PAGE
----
Specialty services: Add-on revenue producers
In addition to the daily repair workload required to address customer repair and drivability concerns, there is a host of “additional services” that you’re able to provide, things that you may not have previously considered.
Powder coating offers certain customers with a surface treatment that’s both durable and, depending on the customer’s needs, visually appealing as well.
Powder coating is a dry “powder” paint that’s applied with an electrostatic cling and then baked. The baking process causes the powdered paint to melt and flow, resulting in a hard finish that withstands most solvents. I know what you’re probably thinking at this point — you don’t build custom street rods, so why would you consider powder coating? Granted, powder coating is popular for dressing-up brake calipers, suspension parts, frames, etc., but this technology is also very suitable for commercial/heavy-duty customers who want a tough, long-lasting finish on various items such as snow plow hardware, steel wheels, fuel tanks, ladder racks, etc. Consider getting hooked up with a local powder coating shop in your area.
You’ll be able to offer the service to existing customers, farm out the work and make a buck or two in the process.
An appearance treatment called water transfer printing or hydro-graphics (this process goes by several names) allows graphic treatment to any non-porous surface to make a component look like wood, carbon fiber, etc., including creating a camouflage look (there are hundreds of choices).
This process involves prepping the part (cleaning and priming) and “dipping” the piece through an ink film that rests on the surface water in a dedicated tank. It’s akin to dipping an Easter egg. The film wraps and clings to the surface. The item is then removed from the water, dried, and then clear coated in urethane. The possibilities are wide ranging, from customers who want their interior trim areas treated, to achieving a new and different look for their wheels, grilles, door mirror housings, etc. Again, you can establish a relationship with a hydro-graphics shop, farm out the customer’s pieces, reinstall them to the customer’s vehicle and make a buck (marking up the graphic job and charging for the R&R of the parts).
For commercial customers who run a fleet of vehicles, it may be desirable for them to “label” various components in order to track service life. In addition to using permanent markers or stick-on labels, certain applications may lend themselves to laser etching or CNC engraving, both of which are permanent marks that will hold up against the test of time and environment. Again, you can connect with a local CNC shop for this out-of-house work, with the customer billing it all through you (middle-man markup at its best).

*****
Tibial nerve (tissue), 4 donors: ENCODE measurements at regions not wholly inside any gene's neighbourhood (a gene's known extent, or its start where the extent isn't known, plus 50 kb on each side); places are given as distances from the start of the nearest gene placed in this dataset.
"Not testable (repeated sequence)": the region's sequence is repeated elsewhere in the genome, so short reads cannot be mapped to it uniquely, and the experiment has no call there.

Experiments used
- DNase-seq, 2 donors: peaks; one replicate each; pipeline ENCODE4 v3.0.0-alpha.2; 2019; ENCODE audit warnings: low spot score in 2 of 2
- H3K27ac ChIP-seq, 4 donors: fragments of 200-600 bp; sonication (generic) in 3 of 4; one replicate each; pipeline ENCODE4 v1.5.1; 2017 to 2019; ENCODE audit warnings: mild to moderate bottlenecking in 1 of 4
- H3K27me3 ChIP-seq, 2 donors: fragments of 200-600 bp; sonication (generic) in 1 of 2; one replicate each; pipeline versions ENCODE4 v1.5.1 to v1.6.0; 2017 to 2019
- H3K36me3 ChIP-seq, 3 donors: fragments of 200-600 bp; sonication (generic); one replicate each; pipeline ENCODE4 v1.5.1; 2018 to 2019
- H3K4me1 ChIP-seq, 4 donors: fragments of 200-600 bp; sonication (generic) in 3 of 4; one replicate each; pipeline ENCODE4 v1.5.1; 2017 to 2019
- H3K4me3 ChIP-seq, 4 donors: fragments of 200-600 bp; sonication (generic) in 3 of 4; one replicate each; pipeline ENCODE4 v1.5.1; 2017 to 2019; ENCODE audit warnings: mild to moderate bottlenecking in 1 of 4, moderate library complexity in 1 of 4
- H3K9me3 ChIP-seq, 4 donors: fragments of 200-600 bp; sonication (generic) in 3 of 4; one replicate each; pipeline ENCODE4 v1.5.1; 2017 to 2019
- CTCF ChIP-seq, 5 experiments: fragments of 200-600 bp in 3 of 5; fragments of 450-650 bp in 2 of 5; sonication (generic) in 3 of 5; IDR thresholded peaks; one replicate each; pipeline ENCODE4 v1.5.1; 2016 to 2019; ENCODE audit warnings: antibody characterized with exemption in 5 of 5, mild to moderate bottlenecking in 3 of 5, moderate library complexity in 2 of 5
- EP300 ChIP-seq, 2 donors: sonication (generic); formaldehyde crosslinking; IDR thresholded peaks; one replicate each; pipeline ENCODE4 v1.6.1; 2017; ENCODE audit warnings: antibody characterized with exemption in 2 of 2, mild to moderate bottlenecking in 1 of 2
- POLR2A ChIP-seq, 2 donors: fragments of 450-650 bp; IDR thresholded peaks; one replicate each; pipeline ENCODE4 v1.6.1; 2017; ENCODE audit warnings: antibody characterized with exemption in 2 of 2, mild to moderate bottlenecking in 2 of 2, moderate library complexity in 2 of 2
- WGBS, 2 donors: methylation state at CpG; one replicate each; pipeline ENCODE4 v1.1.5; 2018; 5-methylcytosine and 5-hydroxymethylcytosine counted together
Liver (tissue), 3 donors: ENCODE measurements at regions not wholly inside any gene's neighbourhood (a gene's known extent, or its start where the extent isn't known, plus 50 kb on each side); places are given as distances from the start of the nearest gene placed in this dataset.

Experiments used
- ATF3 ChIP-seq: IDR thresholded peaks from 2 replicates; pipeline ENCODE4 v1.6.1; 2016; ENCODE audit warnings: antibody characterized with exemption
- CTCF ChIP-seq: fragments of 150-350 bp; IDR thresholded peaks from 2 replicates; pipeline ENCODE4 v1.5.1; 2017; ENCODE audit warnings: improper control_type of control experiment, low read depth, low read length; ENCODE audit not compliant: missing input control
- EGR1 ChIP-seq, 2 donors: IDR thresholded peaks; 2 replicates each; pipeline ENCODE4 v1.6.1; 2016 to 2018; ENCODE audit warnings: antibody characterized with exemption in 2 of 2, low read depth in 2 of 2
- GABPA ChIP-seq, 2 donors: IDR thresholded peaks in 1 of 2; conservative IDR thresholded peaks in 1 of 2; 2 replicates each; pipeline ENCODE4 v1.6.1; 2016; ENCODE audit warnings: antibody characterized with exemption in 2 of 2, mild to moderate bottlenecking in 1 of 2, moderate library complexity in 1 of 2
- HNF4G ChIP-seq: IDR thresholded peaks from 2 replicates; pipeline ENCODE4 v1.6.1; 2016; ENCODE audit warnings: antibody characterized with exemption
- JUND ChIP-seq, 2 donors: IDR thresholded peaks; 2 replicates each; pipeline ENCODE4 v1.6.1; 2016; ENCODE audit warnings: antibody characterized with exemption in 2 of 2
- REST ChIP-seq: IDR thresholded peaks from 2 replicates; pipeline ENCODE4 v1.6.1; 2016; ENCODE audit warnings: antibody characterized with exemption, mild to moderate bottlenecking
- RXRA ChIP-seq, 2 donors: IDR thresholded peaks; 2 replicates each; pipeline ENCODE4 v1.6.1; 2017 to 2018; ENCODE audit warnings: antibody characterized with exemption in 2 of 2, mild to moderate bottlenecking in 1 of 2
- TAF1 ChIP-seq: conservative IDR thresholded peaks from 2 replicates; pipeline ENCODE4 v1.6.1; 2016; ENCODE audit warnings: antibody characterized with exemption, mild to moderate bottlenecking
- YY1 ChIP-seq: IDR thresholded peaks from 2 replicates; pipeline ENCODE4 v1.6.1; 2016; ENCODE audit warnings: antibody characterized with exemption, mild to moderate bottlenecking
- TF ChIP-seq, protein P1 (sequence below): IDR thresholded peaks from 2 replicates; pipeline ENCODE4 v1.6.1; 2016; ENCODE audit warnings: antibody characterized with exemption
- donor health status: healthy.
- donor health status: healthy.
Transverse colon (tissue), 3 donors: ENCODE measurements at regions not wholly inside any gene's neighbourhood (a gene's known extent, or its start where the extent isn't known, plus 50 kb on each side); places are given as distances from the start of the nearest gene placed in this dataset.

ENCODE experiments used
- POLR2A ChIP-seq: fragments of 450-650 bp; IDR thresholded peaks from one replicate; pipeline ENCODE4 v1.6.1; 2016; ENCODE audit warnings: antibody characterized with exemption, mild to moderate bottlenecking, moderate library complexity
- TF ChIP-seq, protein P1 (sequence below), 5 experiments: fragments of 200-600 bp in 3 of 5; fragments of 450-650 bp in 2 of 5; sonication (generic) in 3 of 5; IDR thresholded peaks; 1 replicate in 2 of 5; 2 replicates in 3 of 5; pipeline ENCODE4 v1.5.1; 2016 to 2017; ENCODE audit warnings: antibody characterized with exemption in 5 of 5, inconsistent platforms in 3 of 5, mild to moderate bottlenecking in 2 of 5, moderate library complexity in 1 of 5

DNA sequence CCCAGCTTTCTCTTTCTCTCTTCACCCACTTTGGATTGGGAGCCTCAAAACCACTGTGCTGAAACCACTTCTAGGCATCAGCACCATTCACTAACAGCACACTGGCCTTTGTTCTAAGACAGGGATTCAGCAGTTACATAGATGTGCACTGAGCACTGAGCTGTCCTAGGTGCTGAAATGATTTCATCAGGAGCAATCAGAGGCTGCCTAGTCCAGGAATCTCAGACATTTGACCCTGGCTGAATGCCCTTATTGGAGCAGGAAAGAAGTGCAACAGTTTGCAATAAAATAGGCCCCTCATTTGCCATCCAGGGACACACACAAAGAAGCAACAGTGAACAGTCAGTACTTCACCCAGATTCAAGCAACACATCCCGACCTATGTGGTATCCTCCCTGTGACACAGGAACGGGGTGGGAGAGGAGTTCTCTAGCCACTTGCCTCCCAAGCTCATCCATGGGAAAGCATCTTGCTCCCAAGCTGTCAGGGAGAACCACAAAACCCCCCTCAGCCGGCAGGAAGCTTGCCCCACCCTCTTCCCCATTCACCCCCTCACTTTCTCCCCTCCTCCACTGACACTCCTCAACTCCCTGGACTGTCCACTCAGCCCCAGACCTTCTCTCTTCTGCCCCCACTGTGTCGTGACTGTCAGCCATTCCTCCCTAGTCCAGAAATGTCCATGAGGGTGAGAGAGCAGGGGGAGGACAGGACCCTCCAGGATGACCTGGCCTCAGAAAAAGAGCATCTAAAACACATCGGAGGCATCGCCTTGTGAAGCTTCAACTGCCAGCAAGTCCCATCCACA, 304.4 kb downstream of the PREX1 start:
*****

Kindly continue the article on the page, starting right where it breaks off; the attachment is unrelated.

Another potential money-maker and valuable service for your customers are specialty functional coatings. This can apply to both commercial customers and customers who are hobbyists and/or racers. A range of specialty coatings, to name but two, are available that address issues of both heat and frictional wear. Ceramic coatings (thermal barrier coatings) can benefit any engine that features a turbocharger. This coating (applied to turbo housings, turbo feed and exhaust tubing, etc.) reduces underhood heat while increasing efficiency.
Thermal barrier coatings have many other applications, but I’m citing turbos as but one example. Anti-friction coating (generally moly/graphite or Teflon-based), depending on the application, provides a superior oil film retention and can serve as a back-up/fail-safe lubricity coating for momentarily oil-starved engine components, drive-gears, etc. The specialty coating field is far-reaching, with a host of various materials and applications. Once again, this is a service that you can easily farm out while the money flows directly into your register.
The services I’ve mentioned here are merely examples. The point I’m trying to make is that, given the application and/or customer request, you’re not limited to what’s available only through your current parts suppliers.
I know that it’s a trite and over-used urban-yuppie term, but sometimes “thinking outside the box” can make you stand out in the minds of your customers (and those referrals that result from customer word-of-mouth).
Just a thought. ●